Satellite Life Extension: The Technology and the Economics

By | March 1, 2012 | Telecom, Via Satellite

The useful lifetime of geosynchronous orbit satellites averages about 15 years, a limit primarily imposed by the exhaustion of propellant aboard. The propellant is needed for “station-keeping” — maintaining the satellite in its orbital slot and in-orbit orientation, or attitude, so that its antennae and solar panels are properly pointed. When the propellant is nearly exhausted, then, notwithstanding that the satellite’s other systems and payload are often in working order, the satellite reaches the end of its active life and must be moved to a “graveyard” orbital slot, failing which it would commence an uncontrolled drift in orbit. The 15-year replacement cycle drives the satellite industry from the capital expenditure cycles of satellite operators, the financing they seek for those expenditures and the resulting order books of satellite manufacturers and launch service providers. Low Earth Orbit satellites may have even shorter life spans, due to the increased atmospheric drag and friction to which they are subjected.

Because propellant exhaustion usually occurs when other satellite bus and payload subsystems have significant useful life remaining, consigning otherwise useful and expensively built and launched equipment to junk, satellite life extension has long been a grail of the industry, although, given the considerations just stated, it would also obviously have a disruptive effect on all industry verticals. In addition to refueling, the ability to conduct robotic repair and modular component replacement missions to in-orbit satellites might extend many satellites’ life spans and thereby change not only their economics, but those of their replacements. For example, according to common industry metrics, the refueling of about 250 kg of propellant might extend a typical geosynchronous spacecraft’s life by five years, a third more than expected at launch. Satellite life extension would not be the only potential effect of an in-orbit refueling capacity. Other choices, such as bigger payloads, smaller satellites or smaller launch vehicles, less expensive to build, insure and launch, carrying less propellant for the same lifespan, could also be built if the economic case existed. In short, the ability to refuel and repair in-orbit satellites would be disruptively transformative for the industry.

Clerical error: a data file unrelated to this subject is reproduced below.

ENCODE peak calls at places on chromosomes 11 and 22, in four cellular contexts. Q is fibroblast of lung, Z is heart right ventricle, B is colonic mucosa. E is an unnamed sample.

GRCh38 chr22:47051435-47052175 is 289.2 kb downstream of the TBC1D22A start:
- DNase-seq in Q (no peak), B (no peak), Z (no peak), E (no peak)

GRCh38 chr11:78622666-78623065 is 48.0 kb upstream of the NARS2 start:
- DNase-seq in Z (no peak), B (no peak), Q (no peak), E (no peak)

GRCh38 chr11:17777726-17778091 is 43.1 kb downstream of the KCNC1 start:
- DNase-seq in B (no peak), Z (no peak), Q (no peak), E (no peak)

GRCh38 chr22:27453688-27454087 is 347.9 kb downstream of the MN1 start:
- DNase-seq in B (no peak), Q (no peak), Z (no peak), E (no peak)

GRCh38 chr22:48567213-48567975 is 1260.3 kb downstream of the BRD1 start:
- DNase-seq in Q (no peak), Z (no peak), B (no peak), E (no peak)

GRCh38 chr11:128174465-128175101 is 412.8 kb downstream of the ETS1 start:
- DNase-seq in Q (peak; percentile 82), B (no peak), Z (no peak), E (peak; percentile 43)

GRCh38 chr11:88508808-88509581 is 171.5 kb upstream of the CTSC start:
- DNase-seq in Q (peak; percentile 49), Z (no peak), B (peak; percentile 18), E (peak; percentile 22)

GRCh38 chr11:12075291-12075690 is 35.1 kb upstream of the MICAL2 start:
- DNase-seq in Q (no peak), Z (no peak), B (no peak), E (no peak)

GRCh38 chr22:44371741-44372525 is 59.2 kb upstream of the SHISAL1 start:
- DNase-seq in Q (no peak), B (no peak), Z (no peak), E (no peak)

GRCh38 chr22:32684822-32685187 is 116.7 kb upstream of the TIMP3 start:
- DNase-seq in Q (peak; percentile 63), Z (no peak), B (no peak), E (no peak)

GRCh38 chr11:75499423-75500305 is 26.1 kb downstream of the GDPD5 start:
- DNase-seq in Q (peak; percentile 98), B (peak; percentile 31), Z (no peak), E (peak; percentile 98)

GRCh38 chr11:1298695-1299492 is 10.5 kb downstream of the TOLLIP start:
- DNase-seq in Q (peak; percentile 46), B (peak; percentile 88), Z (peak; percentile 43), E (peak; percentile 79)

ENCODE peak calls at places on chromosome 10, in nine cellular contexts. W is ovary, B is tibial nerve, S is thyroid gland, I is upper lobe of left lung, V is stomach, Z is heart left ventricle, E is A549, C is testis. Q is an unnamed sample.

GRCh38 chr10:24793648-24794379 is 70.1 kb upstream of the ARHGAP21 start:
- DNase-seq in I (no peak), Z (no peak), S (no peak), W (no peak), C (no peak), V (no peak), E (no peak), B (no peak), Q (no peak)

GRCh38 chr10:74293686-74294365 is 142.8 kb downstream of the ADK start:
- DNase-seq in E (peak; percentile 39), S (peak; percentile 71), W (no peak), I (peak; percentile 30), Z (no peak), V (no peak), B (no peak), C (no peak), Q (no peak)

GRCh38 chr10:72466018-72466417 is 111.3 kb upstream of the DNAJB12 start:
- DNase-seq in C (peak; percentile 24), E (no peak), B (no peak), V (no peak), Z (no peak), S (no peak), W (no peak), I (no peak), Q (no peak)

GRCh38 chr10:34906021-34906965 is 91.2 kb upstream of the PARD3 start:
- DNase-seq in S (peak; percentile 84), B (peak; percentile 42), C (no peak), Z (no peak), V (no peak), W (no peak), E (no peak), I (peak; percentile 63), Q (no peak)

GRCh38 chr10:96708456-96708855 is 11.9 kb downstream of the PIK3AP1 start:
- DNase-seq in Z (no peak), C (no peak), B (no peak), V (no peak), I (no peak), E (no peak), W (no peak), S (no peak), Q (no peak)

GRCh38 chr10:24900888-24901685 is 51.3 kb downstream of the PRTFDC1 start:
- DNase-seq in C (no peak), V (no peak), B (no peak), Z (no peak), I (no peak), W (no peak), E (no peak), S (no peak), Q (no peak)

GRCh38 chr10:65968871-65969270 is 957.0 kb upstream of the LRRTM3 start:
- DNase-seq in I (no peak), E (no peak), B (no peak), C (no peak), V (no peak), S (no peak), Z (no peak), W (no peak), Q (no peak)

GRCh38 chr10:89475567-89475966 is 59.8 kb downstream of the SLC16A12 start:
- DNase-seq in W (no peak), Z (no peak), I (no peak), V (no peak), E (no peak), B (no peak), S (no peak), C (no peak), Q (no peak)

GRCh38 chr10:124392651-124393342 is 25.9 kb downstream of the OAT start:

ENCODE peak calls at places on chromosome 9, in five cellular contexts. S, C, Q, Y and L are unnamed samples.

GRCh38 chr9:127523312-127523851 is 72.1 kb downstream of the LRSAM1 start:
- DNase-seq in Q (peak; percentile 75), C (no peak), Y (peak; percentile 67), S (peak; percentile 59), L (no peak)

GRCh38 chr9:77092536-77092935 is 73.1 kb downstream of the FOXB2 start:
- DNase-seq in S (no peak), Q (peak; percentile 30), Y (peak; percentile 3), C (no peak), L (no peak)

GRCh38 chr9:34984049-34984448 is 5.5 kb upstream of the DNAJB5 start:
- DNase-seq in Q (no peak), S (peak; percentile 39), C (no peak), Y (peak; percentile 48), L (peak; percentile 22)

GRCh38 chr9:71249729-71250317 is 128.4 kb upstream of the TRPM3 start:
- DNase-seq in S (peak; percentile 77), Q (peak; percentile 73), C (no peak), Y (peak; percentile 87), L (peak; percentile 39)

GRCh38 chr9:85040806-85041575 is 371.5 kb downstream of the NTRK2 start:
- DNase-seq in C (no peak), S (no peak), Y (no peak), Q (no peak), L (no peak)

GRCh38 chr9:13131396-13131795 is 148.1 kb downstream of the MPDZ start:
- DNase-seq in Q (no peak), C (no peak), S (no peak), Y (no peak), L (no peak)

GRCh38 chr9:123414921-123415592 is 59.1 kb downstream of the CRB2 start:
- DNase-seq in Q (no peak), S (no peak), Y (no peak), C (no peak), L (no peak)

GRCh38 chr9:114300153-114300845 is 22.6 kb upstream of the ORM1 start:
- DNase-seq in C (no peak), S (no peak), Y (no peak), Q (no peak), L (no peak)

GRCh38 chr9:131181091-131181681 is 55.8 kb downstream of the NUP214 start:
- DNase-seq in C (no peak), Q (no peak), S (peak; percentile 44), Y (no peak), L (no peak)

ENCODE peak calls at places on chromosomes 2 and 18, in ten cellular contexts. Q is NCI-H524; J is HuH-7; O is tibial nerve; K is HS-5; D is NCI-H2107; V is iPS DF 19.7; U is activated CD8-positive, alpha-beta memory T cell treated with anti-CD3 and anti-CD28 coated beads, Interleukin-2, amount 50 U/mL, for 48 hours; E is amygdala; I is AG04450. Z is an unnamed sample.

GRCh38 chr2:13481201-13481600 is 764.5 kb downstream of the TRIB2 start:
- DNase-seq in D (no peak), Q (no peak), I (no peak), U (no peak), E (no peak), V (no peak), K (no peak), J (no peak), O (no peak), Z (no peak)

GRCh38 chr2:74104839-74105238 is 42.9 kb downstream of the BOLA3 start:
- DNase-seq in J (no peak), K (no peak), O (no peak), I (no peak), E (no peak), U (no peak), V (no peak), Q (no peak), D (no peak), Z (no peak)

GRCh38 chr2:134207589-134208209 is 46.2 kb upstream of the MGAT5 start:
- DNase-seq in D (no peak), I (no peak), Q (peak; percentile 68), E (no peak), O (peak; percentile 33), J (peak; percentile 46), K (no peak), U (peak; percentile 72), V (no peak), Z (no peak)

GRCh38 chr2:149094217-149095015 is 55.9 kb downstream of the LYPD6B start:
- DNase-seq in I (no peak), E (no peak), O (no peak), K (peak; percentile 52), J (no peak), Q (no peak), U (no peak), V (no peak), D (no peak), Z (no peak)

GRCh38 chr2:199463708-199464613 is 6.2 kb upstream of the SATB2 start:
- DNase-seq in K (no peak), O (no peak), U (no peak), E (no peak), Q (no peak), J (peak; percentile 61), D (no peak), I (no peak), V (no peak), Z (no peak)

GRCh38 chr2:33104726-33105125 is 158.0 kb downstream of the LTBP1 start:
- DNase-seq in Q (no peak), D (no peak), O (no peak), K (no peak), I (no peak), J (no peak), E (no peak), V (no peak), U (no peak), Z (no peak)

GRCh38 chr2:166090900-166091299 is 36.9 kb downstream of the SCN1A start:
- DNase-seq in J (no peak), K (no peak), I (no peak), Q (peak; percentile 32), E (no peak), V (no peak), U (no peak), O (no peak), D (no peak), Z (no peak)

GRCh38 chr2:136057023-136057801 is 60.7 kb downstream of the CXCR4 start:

Several satellite lifespan extending technologies are in study or development. Among them are ion thrusters, which generate electrons from charged carbon nanotubes. One type, “Hall Effect” thrusters, is already in flight on several U.S. and Russian spacecraft. A grant by the U.S. Defense Advanced Research Projects Agency (DARPA) is funding development of more reliable ion thrusters based on nanotube arrays for reliability and to improve efficiency.

Somewhat more conventionally, also under discussion are robotic service vehicles that could rendezvous with orbiting spacecraft and refuel them, either by direct fuel transfer or by attaching to a docking port a new fuel tank and thruster array. In the former case, the refueling craft might carry enough fuel to service several satellites, rendezvousing with one after the other, and amortizing the costs of its own purchase and launch. Satellite life extension generated a lot of buzz at the SATELLITE 2011 conference, when Intelsat agreed to be the first private customer for a life extension system planned by MDA Corp. of Canada, called the Space Infrastructure System, or SIS. The deal was called off in January, probably owing to uncertainty about securing U.S. government customers for the service, but MDA is continuing to explore the technological and economic feasibility of SIS. Another company, ViviSat, a joint venture of U.S. Space and ATK, is developing plans for a “Mission Extension Vehicle,” or MEV, capable of docking with an in-orbit satellite and serving as a supplemental propulsion system. ViviSat is also exploring possible other component repair or replacement.

These efforts are developmental, but, like ion thrusters, are by no means “pie in the sky.” Robotic rendezvous and docking, featuring systems coupling upon rendezvous, dates back to the mid-1960’s Gemini program’s Agena docking and tandem flight experiments, and has been made as routine as any space mission can be by International Space Station servicing flights. Several satellite life extension players will address the state of this interesting new sector of the industry, including its promise and its technological and economic hurdles, at the Satellite Life Extension panel at SATELLITE 2012.

Owen D. Kurtin is a practicing attorney in New York City and a founder and principal of private investment firm The Vinland Group LLC. He may be reached at

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